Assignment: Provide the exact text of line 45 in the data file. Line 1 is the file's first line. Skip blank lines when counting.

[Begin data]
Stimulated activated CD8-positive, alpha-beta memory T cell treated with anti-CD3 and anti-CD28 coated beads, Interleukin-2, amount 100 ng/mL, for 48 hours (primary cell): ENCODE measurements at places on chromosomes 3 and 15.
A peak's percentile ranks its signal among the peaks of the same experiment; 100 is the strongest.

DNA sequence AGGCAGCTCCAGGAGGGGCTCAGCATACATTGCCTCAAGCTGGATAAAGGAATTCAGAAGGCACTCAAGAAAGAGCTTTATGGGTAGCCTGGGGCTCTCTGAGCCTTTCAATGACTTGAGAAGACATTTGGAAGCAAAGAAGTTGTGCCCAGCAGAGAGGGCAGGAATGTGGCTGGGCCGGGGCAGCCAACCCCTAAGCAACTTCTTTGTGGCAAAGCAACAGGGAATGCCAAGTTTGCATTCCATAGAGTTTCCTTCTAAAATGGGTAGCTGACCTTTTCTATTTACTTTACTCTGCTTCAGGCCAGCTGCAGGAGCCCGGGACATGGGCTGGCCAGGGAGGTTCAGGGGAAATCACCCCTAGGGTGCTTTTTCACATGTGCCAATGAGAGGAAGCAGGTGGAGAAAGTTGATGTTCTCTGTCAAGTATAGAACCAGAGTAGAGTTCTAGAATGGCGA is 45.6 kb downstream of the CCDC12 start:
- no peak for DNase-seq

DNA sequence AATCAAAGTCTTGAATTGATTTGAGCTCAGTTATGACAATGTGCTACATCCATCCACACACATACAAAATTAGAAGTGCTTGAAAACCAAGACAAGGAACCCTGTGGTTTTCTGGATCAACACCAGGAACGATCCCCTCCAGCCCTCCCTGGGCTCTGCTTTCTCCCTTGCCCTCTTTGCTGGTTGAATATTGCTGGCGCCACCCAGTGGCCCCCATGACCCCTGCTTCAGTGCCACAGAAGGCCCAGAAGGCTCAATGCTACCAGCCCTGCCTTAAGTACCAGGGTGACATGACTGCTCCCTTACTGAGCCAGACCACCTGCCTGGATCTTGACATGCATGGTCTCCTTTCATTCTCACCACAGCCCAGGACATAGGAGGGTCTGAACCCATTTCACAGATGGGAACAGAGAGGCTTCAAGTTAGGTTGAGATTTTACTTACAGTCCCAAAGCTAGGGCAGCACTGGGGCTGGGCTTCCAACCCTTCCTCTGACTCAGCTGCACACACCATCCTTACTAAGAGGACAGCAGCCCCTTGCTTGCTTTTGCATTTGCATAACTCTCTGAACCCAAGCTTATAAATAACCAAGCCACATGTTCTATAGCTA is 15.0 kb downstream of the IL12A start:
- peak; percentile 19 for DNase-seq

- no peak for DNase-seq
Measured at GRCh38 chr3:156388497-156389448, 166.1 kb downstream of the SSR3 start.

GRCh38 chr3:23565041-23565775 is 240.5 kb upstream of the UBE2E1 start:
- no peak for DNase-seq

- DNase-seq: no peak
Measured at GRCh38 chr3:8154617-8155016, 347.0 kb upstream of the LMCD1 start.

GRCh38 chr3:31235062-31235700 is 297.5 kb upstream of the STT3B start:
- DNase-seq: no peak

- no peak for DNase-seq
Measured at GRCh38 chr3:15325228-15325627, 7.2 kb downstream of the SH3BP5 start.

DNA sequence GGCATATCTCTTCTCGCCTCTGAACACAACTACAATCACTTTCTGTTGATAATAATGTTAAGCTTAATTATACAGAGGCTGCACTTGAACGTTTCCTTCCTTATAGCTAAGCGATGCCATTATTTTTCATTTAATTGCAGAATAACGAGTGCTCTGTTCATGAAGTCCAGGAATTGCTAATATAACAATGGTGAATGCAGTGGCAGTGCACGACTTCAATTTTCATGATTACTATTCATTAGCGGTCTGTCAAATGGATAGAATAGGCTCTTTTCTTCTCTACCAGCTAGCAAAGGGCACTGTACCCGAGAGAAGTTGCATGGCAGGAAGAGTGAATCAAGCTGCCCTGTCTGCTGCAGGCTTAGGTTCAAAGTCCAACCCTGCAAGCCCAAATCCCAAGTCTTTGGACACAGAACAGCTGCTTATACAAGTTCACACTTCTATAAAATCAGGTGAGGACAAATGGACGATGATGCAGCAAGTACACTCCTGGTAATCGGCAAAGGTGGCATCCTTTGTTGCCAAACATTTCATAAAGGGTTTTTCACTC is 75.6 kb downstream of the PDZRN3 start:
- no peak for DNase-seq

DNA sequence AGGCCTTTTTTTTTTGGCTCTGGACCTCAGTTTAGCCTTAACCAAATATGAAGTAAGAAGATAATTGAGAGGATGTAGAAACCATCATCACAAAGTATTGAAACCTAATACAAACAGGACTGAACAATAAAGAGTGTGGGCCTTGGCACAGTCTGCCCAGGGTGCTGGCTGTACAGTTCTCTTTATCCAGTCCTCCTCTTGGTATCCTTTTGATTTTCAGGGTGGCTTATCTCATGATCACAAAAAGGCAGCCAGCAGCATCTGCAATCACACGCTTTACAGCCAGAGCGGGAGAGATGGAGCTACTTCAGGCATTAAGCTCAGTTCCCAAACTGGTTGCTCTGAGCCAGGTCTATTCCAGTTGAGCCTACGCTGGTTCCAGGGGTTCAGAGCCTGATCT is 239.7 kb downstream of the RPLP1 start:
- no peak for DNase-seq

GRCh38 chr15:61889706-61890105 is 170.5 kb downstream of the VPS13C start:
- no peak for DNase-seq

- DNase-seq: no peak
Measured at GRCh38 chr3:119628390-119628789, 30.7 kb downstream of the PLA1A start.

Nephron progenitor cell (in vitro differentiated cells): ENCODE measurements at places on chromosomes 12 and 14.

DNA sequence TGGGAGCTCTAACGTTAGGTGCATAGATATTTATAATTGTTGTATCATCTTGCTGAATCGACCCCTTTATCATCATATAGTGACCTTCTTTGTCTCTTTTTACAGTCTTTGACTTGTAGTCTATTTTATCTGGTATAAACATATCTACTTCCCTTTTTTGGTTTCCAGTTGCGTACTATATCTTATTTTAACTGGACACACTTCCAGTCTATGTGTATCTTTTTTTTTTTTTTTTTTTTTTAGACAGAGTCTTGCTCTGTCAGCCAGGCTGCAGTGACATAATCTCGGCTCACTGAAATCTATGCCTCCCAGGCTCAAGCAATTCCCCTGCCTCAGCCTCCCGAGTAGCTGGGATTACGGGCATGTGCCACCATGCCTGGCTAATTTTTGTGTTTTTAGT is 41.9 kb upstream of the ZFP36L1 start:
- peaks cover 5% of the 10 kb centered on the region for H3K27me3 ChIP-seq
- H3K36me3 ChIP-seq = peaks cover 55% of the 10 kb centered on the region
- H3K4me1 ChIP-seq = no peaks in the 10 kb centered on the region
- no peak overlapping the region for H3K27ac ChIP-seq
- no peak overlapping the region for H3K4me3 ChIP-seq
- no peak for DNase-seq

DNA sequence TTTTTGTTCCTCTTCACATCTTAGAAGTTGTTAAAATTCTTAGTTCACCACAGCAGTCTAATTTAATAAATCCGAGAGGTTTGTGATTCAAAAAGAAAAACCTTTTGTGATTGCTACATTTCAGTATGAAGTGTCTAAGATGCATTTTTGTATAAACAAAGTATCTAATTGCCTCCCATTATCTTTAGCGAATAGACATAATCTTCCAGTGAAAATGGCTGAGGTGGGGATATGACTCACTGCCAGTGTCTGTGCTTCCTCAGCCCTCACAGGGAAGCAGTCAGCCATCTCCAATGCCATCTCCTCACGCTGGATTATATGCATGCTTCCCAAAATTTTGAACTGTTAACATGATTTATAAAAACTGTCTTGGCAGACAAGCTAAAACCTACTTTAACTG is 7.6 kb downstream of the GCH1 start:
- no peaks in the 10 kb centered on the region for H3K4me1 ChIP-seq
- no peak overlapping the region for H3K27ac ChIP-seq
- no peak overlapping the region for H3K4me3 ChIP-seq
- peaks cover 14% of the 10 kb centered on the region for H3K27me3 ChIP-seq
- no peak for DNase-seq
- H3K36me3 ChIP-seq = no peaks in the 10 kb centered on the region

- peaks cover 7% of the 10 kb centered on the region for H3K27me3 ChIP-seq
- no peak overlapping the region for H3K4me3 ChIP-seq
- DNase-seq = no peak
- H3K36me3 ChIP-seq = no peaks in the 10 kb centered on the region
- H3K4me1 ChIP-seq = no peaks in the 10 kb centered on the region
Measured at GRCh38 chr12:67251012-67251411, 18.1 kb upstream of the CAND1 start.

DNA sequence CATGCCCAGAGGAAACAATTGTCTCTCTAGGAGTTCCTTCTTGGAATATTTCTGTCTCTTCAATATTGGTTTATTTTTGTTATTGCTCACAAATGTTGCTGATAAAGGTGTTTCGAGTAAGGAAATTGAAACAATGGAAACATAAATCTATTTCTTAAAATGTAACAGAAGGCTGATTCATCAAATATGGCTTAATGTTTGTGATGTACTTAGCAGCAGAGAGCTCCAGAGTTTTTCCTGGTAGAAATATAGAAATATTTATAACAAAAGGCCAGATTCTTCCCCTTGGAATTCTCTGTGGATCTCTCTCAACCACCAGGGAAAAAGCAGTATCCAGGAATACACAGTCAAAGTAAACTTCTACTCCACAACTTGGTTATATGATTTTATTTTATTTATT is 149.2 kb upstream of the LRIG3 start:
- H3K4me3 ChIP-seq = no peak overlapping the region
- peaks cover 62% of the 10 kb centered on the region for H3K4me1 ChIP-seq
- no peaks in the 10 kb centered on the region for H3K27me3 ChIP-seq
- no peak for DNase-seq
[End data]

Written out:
Measured at GRCh38 chr12:67251012-67251411, 18.1 kb upstream of the CAND1 start.